What is the worst thing for you?
In the About Me, I mentioned that I have kids. I’ve purposely tried to not say much about my kids, even though they are such a huge part of me and my life.
The worst thing for me is when my kids get hurt, when my kids are hurting, or when I’m afraid they will be hurt.
Then how did I still let myself fall through the cracks, which meant I wouldn’t be the best mother to them? How did I think that somehow it would all be okay in the end? How did I let myself spend so much of my life tired and depressed, when that meant I wasn’t there for them in the ways they most needed a mother to be?
By the time I started to understand what passive aggressive was on the level of a personality disorder (not an occasional trait that most people can intermittently display in their lives), years had gone by. Many years. Many years gone by meant many years of enmeshment, chaos, instability, erosion, and an ungodly, unnatural kind of dependence. It meant I couldn’t (or didn’t see how I could) just wake up, pick up, and leave my marriage.
Awakening has been a slow process, laced with hope, riddled with confusion, and sometimes gutted by Life happening. It was recovery from a clinical depression, helping care for a terminally ill parent, a daughter getting married, another parent diagnosed with dementia, a grandchild being born, a son going to war, another parent dying, another son in a terrible accident, a sibling reacting and acting out, failing school and making poor choices, another child needing intensive tutoring because of dyslexia and the attention span you often find with gifted children, and the son in the accident struggling so much to reclaim and build a life with a traumatic brain injury. Life happens.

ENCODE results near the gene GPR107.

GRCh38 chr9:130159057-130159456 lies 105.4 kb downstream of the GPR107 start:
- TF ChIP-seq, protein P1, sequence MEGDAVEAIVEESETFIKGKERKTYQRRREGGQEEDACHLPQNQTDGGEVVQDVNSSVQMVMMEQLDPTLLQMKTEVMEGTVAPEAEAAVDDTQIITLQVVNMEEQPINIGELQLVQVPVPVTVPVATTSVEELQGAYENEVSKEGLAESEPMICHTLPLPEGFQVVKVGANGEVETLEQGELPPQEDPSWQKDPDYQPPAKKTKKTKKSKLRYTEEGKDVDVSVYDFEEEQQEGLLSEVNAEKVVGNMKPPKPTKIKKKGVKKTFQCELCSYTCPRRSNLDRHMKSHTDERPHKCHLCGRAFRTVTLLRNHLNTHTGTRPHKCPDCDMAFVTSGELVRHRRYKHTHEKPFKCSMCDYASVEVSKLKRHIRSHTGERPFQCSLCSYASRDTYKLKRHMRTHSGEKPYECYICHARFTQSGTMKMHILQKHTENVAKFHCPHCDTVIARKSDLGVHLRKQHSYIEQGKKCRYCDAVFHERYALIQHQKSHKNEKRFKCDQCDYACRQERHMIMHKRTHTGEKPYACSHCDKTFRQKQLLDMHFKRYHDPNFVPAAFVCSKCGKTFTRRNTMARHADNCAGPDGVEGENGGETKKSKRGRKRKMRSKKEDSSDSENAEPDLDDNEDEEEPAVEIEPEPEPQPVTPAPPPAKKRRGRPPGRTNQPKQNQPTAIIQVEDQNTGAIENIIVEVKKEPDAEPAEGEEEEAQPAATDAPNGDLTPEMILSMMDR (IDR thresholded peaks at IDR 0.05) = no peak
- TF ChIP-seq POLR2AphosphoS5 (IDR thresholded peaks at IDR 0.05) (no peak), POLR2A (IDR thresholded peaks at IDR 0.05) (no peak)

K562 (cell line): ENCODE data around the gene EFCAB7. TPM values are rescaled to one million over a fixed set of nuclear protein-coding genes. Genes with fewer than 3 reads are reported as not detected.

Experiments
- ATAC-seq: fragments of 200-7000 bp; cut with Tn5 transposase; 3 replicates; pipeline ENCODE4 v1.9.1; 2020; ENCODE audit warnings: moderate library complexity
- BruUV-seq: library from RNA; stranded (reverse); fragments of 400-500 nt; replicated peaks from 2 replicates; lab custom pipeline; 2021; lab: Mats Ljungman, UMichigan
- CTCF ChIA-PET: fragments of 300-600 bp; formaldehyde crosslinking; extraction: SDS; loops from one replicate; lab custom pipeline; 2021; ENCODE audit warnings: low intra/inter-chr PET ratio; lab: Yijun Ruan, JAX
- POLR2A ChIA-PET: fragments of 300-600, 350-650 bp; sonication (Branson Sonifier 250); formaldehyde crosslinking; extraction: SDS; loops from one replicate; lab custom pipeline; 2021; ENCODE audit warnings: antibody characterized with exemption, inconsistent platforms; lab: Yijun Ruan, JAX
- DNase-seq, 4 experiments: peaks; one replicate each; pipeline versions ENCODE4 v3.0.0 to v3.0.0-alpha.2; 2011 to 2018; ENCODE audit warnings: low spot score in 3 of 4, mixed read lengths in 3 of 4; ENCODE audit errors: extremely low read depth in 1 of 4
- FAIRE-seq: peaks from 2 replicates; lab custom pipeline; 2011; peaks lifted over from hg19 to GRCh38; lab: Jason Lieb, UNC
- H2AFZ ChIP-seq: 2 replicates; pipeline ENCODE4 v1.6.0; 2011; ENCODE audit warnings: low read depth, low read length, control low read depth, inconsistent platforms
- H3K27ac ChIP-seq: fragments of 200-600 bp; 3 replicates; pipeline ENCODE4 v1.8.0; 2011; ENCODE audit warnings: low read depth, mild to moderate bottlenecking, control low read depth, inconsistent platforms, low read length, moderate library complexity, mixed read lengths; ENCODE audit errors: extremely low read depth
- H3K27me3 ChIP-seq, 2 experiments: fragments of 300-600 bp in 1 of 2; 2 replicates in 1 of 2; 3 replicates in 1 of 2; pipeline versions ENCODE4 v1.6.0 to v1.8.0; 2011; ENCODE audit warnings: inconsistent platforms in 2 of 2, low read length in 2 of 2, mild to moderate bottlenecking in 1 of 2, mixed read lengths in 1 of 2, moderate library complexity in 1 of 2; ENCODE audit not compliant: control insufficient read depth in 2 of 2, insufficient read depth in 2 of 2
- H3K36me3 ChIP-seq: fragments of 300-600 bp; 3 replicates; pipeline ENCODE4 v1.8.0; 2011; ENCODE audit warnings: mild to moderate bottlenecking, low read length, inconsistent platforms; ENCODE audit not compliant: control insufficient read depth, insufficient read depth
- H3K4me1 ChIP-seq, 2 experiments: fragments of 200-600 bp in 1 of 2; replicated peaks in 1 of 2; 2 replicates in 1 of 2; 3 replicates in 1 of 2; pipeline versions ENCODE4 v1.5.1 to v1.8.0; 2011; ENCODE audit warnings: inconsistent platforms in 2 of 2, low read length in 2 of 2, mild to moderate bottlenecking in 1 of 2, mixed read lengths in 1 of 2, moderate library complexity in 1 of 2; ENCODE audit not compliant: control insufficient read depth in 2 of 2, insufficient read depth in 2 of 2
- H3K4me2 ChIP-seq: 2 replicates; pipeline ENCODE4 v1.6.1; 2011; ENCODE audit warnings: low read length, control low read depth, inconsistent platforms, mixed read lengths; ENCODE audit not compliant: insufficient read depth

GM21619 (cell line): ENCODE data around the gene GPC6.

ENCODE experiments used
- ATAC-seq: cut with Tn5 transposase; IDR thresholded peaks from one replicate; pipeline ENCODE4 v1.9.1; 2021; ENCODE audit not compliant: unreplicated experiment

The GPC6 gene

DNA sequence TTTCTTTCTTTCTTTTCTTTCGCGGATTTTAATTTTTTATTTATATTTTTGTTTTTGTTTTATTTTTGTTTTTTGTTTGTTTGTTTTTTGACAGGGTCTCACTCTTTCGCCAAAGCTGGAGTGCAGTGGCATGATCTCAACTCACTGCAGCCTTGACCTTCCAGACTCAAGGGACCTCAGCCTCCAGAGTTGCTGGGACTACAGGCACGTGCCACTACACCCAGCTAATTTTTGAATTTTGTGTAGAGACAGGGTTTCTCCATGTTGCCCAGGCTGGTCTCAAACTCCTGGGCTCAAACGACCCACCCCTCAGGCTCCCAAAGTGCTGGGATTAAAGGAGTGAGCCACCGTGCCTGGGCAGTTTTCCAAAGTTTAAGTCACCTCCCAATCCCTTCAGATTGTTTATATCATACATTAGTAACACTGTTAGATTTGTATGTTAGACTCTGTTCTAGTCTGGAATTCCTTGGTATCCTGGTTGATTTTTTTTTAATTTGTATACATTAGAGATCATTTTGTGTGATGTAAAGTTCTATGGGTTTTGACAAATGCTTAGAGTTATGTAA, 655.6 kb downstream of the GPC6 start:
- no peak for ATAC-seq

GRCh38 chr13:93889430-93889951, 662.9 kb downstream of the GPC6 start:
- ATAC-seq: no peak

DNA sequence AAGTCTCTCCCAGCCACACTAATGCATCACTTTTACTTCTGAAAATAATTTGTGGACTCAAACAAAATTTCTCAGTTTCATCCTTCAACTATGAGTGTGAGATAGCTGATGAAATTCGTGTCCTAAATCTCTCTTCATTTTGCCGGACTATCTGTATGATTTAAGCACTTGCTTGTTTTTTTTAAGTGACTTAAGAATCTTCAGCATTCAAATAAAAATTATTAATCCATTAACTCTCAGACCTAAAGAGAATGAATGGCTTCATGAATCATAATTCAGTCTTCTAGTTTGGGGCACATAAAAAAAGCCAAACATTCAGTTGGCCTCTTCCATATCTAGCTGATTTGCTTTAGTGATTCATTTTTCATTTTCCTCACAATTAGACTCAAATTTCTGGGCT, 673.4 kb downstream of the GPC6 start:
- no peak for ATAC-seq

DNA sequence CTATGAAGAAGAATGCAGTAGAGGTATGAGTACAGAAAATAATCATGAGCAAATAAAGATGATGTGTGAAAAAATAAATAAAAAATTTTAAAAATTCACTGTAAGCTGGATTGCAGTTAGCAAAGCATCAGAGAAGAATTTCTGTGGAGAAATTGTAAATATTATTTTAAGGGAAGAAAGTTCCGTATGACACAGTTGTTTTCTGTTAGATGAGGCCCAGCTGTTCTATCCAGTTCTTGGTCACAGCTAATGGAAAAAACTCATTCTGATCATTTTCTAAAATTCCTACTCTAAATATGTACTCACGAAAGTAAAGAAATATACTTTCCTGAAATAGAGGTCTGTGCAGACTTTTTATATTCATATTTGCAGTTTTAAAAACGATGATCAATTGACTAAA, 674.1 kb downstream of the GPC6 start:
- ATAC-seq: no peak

As I started to figure some things out, I looked at The Huge Mess (and that should be another post entirely) that the years of being down the rabbit hole had wreaked in my life and the lives of my kids. My kids with arguing, dysfunctional parents. The financial chaos and instability that touched almost every part of our lives. As I tried to write about before, he was never all bad. That would be so easy. He’s always also had much good. Some very good. Throughout the whole mess, there was love. I tried to describe this once in a story:
“As the oldest son, he’d seen the best and the worst of his parents… Maintaining relationship, he distanced himself emotionally from the familiar dysfunction of their family, from the crooked loving of the walking wounded.”
That’s what we’ve had here. Crooked loving in wild abundance. Walking wounded trying to navigate dysfunction, love that careens around the room or sometimes hides to protect itself. Kids looking to a mother with broken wings to learn to fly, and asking for love from a father whose heart was walled off from passion and vital connection.
Throughout the whole long messy journey, I’ve desperately wanted to do the right thing.